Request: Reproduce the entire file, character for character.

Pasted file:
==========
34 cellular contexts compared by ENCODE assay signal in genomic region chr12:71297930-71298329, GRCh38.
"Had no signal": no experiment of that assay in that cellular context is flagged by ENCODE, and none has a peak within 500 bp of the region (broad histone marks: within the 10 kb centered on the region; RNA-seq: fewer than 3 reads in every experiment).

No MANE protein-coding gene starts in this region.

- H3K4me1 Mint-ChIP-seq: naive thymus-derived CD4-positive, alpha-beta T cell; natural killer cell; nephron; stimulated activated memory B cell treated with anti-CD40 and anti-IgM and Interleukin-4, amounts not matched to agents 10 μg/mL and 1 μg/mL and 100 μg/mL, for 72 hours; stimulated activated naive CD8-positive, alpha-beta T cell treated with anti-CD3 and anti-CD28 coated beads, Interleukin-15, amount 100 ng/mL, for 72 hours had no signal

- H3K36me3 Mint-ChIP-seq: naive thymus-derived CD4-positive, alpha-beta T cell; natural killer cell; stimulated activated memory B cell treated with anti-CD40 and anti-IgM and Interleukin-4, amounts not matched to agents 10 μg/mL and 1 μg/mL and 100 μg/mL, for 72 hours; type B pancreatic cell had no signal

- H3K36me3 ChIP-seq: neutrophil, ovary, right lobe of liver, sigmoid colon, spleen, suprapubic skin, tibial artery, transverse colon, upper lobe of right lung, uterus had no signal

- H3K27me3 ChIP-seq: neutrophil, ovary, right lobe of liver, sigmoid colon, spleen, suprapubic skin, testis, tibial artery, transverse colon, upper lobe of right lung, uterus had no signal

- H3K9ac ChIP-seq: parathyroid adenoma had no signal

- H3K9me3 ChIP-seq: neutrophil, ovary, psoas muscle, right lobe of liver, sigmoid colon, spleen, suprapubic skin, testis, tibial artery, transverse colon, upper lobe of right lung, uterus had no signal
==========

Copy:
34 cellular contexts compared by ENCODE assay signal in genomic region chr12:71297930-71298329, GRCh38.
"Had no signal": no experiment of that assay in that cellular context is flagged by ENCODE, and none has a peak within 500 bp of the region (broad histone marks: within the 10 kb centered on the region; RNA-seq: fewer than 3 reads in every experiment).

No MANE protein-coding gene starts in this region.

- H3K4me1 Mint-ChIP-seq: naive thymus-derived CD4-positive, alpha-beta T cell; natural killer cell; nephron; stimulated activated memory B cell treated with anti-CD40 and anti-IgM and Interleukin-4, amounts not matched to agents 10 μg/mL and 1 μg/mL and 100 μg/mL, for 72 hours; stimulated activated naive CD8-positive, alpha-beta T cell treated with anti-CD3 and anti-CD28 coated beads, Interleukin-15, amount 100 ng/mL, for 72 hours had no signal

- H3K36me3 Mint-ChIP-seq: naive thymus-derived CD4-positive, alpha-beta T cell; natural killer cell; stimulated activated memory B cell treated with anti-CD40 and anti-IgM and Interleukin-4, amounts not matched to agents 10 μg/mL and 1 μg/mL and 100 μg/mL, for 72 hours; type B pancreatic cell had no signal

- H3K36me3 ChIP-seq: neutrophil, ovary, right lobe of liver, sigmoid colon, spleen, suprapubic skin, tibial artery, transverse colon, upper lobe of right lung, uterus had no signal

- H3K27me3 ChIP-seq: neutrophil, ovary, right lobe of liver, sigmoid colon, spleen, suprapubic skin, testis, tibial artery, transverse colon, upper lobe of right lung, uterus had no signal

- H3K9ac ChIP-seq: parathyroid adenoma had no signal

- H3K9me3 ChIP-seq: neutrophil, ovary, psoas muscle, right lobe of liver, sigmoid colon, spleen, suprapubic skin, testis, tibial artery, transverse colon, upper lobe of right lung, uterus had no signal